Ron Baker and Ed Kless of the VeraSage Institute are the hands-down experts on value pricing. They do a phenomenal job of explaining how it works and why you shouldn’t track time. I’ve done it for the last eight years and I absolutely love it. I would never go back to time and billing. My quality of life has changed dramatically because of it. What it’s done for the culture of my firm can’t be measured. It’s an intangible. I started doing it because I figured out that there had to be a better way to sell my services. I didn’t want to sell myself by the hour and I found out that it worked without reading all the economic theories. So I continued.

Jody Padar, The Radical CPA
Jody Padar, The Radical CPA; learn more

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The technology is only getting faster and better. Eight years ago my payroll only took two minutes using PayCycle. I had to ask myself: how could I make money on it? I believe that the pricing model finally is going to change. Ron Baker was the early adopter and started this 20 years ago. I believe the technology has now caught up. If firms don’t change our pricing model, we’re either going to have 25,000 customers or we’re not going to make any money if we continue to charge by time.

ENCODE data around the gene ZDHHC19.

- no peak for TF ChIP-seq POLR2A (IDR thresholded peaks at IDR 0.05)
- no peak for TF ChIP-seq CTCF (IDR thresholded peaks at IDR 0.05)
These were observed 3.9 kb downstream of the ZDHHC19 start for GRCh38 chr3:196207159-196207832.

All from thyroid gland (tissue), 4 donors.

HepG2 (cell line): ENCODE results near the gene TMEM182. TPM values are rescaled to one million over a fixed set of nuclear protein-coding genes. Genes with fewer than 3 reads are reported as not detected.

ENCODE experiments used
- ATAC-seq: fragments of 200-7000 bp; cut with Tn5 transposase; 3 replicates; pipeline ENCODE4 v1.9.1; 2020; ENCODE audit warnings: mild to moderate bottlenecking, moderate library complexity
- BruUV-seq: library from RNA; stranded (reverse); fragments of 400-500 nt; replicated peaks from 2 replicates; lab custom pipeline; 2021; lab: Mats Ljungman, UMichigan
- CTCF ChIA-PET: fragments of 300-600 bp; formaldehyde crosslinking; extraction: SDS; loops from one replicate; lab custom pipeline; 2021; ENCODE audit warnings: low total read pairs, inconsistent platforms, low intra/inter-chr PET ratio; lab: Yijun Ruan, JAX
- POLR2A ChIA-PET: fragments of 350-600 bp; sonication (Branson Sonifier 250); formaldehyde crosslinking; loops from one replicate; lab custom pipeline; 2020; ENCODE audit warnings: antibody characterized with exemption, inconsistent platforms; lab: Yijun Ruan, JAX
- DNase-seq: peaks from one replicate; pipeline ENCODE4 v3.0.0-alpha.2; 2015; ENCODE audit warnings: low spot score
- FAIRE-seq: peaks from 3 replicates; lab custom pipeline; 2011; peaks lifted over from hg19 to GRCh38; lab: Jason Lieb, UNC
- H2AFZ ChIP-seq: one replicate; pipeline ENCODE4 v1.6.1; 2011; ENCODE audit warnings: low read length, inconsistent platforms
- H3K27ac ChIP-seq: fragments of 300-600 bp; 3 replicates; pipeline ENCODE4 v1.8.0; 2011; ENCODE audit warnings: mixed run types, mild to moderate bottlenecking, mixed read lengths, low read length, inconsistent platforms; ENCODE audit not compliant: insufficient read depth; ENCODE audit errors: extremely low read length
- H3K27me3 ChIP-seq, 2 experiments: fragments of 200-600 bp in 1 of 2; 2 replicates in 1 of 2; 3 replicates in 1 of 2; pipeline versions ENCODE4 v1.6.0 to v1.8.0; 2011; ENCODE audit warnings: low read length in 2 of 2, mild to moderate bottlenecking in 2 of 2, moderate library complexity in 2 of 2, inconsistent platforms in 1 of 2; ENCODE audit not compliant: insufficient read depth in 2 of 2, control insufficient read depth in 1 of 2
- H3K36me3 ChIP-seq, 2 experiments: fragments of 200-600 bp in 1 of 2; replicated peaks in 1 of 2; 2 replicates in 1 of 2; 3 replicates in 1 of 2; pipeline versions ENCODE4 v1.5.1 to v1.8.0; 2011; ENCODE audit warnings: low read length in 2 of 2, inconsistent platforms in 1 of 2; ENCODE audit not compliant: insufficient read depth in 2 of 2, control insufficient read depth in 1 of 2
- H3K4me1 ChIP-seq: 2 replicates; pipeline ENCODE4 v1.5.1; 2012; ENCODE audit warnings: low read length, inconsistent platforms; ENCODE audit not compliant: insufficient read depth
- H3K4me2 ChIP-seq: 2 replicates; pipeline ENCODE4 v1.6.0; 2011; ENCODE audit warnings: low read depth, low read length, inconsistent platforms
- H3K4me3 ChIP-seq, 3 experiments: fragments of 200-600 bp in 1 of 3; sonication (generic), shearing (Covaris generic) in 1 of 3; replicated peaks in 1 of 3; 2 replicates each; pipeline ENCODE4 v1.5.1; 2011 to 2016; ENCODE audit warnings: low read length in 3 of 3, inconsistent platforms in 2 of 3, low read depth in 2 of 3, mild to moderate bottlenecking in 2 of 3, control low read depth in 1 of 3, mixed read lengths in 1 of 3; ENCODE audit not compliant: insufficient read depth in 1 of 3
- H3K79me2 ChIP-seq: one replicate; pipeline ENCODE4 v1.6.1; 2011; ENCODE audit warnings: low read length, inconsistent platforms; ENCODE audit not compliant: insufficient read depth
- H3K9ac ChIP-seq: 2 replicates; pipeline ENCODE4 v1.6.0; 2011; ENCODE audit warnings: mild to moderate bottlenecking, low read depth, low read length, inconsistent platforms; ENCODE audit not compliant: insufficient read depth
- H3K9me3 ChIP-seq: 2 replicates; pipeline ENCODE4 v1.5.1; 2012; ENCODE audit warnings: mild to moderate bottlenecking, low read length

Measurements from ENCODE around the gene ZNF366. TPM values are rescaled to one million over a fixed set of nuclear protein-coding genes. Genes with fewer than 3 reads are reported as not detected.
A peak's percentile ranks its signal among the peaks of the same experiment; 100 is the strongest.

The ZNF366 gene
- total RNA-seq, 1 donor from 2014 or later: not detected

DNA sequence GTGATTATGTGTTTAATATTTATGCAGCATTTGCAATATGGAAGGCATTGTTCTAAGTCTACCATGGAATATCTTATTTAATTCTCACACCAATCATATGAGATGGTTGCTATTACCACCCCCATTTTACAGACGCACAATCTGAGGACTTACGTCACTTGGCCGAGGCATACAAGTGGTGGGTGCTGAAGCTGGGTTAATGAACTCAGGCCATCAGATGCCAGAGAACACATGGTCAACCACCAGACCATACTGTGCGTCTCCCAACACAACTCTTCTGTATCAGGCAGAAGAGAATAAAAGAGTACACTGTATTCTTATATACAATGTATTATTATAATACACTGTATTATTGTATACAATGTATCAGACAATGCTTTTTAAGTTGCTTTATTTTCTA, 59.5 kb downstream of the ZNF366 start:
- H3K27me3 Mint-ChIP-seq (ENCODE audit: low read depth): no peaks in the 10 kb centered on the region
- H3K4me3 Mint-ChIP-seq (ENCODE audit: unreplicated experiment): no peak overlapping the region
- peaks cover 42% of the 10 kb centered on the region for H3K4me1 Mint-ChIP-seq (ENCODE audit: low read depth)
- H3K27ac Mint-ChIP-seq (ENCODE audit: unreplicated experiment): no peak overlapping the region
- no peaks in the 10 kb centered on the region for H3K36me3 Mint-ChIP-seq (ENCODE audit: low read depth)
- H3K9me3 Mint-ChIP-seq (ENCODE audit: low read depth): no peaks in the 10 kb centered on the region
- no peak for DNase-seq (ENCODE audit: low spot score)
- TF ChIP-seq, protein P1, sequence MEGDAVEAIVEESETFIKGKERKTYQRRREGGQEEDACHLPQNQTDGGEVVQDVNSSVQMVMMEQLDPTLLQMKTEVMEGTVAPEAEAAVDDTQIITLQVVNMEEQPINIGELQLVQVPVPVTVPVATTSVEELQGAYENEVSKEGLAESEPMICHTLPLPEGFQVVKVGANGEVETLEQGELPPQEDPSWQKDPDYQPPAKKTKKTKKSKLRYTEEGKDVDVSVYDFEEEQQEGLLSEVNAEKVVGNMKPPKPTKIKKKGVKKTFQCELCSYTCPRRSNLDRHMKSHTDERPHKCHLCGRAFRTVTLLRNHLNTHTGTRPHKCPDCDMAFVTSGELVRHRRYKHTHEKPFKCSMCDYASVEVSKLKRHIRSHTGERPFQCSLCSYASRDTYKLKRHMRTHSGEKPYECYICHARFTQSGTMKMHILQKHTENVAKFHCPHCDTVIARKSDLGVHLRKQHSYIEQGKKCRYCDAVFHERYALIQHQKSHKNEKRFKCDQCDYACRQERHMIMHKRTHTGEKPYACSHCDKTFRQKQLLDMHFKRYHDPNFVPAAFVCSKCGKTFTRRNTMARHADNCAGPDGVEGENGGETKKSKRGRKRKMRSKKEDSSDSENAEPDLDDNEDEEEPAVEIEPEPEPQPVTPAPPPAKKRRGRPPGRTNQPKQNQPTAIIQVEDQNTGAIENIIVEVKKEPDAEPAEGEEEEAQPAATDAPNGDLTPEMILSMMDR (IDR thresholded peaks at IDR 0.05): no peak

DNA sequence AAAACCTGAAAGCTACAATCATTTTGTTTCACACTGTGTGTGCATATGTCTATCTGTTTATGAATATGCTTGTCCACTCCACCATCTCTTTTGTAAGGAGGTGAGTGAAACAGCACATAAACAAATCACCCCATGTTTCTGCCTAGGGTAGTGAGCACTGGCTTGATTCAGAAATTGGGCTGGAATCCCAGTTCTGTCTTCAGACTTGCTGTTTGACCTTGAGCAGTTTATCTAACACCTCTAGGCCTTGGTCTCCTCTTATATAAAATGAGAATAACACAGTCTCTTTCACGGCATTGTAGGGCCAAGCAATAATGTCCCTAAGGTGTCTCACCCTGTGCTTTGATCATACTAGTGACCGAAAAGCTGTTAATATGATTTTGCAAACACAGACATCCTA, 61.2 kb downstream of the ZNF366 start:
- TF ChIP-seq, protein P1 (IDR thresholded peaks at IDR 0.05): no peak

The Four Ways ‘Non-Competes’ #FAIL in the Social Media Age

R. Peter Fontaine is founder and managing partner of NewGate Law. NewGate provides legal and risk management services exclusively to the accounting industry. Peter has served as chief legal counsel for accounting firms for nearly two decades. Before launching NewGate, he was general counsel at McGladrey. He was also a partner and assistant general counsel at Arthur Andersen, where he managed the legal support for its global assurance and business consulting practices. Peter has extensive experience in mergers and acquisitions, partnership and employee agreements, professional standards, regulatory matters, international firm operations, and litigation and risk management. He can be reached at

How friending, liking, connecting or Tweeting can come back to haunt you. 

By R. Peter Fontaine
NewGate Law